THE BRITISH National Party (BNP) diligently cultivates its new image of smart suits and 'legal' respectability. But their recently elected MEPs (BNP leader Nick Griffin and Andrew Brons) contradict this image. Griffin studied history and law at Cambridge and Brons lectured in politics and law at Harrogate college, but they have had run-ins with 'the law' over their extreme racist ideas.
In the 1960s Brons was a member of the National Socialist Movement, open admirers of Adolf Hitler, who were responsible for an arson campaign against synagogues. He then joined the National Front (NF) where he stood as candidate and edited their far-right manifesto in the 1983 election.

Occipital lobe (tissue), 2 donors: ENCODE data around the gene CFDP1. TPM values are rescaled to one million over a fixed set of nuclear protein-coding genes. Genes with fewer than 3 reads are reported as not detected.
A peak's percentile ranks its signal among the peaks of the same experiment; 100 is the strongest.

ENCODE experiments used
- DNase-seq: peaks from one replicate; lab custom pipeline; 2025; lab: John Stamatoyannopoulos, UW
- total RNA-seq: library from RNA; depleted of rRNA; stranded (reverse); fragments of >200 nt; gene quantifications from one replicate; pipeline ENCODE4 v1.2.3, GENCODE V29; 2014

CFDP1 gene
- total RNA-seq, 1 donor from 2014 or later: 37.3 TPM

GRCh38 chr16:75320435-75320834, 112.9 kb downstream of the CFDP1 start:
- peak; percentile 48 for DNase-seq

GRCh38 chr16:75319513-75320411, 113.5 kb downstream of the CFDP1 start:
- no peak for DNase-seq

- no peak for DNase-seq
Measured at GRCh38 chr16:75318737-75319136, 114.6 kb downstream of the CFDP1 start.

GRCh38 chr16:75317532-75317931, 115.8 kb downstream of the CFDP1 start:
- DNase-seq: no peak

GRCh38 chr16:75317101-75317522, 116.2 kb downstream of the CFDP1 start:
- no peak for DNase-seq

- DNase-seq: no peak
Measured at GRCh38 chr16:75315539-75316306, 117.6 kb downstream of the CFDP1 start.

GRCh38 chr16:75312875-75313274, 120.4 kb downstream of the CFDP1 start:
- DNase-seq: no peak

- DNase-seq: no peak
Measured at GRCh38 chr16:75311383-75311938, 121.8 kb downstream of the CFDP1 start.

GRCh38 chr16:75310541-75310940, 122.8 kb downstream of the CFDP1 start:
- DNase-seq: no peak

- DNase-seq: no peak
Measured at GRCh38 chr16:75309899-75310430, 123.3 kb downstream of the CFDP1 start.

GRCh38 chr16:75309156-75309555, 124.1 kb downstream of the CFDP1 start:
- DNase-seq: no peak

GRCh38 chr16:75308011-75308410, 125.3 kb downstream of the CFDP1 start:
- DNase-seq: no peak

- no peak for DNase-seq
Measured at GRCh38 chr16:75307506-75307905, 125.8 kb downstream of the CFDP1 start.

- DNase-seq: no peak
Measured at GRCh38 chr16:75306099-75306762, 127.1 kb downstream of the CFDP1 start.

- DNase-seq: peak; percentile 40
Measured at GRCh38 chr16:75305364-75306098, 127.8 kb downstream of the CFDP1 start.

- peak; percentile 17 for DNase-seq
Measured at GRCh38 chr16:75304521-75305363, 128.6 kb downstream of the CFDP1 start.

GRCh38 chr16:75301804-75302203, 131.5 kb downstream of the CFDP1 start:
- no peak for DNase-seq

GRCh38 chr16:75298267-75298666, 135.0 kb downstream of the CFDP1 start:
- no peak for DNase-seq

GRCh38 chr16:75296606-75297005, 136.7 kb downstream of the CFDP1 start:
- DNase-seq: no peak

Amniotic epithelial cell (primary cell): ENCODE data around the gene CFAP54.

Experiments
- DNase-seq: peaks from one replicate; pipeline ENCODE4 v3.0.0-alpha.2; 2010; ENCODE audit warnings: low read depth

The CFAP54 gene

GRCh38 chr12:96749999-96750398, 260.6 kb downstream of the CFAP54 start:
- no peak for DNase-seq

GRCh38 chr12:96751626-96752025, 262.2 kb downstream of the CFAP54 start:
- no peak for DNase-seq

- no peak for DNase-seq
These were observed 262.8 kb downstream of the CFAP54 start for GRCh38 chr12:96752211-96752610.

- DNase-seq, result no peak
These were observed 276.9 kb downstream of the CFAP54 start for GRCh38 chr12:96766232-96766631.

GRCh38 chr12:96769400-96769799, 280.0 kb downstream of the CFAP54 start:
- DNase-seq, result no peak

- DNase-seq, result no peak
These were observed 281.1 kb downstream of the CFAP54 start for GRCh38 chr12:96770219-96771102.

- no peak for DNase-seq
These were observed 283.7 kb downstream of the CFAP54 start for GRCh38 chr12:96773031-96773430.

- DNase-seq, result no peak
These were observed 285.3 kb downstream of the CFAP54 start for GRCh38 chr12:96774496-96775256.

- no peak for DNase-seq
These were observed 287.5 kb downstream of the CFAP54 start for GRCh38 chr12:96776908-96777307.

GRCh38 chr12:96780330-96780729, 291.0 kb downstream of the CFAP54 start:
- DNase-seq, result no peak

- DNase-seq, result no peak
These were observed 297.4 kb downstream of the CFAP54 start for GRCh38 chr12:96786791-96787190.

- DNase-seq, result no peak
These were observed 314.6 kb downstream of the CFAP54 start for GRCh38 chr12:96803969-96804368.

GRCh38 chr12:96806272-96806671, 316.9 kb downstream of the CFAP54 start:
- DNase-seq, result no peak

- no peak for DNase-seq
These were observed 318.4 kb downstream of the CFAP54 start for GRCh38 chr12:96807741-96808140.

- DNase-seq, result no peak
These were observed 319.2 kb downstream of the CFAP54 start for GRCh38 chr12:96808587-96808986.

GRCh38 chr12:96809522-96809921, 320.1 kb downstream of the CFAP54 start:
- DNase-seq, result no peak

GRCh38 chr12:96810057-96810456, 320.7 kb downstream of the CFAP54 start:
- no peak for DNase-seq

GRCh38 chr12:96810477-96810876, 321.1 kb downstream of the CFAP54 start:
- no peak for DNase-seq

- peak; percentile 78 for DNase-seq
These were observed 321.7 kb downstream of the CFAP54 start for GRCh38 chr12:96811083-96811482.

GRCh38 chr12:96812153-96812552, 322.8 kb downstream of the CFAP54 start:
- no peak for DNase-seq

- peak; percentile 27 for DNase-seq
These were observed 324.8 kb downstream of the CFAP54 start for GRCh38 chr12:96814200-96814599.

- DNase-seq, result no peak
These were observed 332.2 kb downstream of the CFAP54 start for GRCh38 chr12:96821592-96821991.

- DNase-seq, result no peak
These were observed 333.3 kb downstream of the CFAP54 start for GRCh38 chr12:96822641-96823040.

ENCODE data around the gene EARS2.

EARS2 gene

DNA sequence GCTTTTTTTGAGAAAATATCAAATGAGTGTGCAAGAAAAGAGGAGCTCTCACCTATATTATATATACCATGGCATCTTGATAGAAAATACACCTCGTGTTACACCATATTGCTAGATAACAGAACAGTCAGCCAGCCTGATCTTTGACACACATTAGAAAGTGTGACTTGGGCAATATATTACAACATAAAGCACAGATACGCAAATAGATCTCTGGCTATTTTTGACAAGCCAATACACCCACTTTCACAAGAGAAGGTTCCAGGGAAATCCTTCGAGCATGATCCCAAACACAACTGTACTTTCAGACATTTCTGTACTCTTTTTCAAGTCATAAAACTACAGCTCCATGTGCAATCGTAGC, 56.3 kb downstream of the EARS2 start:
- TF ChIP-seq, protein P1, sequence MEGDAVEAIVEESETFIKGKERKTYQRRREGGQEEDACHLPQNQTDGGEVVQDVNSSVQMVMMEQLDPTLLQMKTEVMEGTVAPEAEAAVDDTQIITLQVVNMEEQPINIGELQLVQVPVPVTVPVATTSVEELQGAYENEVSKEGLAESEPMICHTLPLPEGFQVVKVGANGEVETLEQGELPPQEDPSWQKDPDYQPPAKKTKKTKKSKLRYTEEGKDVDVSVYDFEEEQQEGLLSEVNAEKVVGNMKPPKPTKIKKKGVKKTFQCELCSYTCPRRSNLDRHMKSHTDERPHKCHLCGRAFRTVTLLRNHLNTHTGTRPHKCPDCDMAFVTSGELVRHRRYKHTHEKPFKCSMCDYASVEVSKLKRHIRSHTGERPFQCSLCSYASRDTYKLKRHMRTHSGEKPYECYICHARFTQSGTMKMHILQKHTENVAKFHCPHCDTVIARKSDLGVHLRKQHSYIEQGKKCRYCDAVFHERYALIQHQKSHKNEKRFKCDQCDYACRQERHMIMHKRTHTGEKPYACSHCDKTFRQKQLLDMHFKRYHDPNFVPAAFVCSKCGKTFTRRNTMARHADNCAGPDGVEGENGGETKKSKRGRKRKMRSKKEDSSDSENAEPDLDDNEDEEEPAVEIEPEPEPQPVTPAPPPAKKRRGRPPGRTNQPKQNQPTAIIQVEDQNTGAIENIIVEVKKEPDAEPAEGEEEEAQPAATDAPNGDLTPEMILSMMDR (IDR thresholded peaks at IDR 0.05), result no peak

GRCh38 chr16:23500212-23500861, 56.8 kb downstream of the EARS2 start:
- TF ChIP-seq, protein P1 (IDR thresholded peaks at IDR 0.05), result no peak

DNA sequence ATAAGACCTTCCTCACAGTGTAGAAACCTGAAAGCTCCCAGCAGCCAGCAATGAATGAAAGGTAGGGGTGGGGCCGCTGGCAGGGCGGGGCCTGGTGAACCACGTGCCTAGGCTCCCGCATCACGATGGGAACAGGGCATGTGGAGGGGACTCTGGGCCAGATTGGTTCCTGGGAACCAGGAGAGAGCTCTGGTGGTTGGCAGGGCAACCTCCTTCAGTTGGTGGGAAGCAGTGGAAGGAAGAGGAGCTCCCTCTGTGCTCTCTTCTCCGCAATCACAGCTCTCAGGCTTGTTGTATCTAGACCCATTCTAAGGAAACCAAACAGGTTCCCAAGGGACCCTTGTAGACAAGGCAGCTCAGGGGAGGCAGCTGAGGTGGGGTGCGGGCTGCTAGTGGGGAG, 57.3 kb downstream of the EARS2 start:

In October 1983, Brons led NF supporters handing out leaflets in Leeds city centre, shouting slogans including "white power" and "death to Jews". When a police officer of Malaysian origin asked them to disperse, Brons replied: "I am aware of my legal rights. Inferior beings like you probably do not appreciate the principle of free speech." Brons was convicted of using insulting words and behaviour likely to cause a breach of the peace and was fined £50.
Nick Griffin had read Hitler's Mein Kampf by the age of 13, and joined the NF when at public school. He later led a breakaway NF faction with fascist Roberto Fiore, who was wanted by Italy's police after the bombing of Bologna railway station in 1980 which left 85 dead and 200 injured.
The BNP has 'moderated' its public image, but its leaders' violent, fascist past will always come back to haunt it.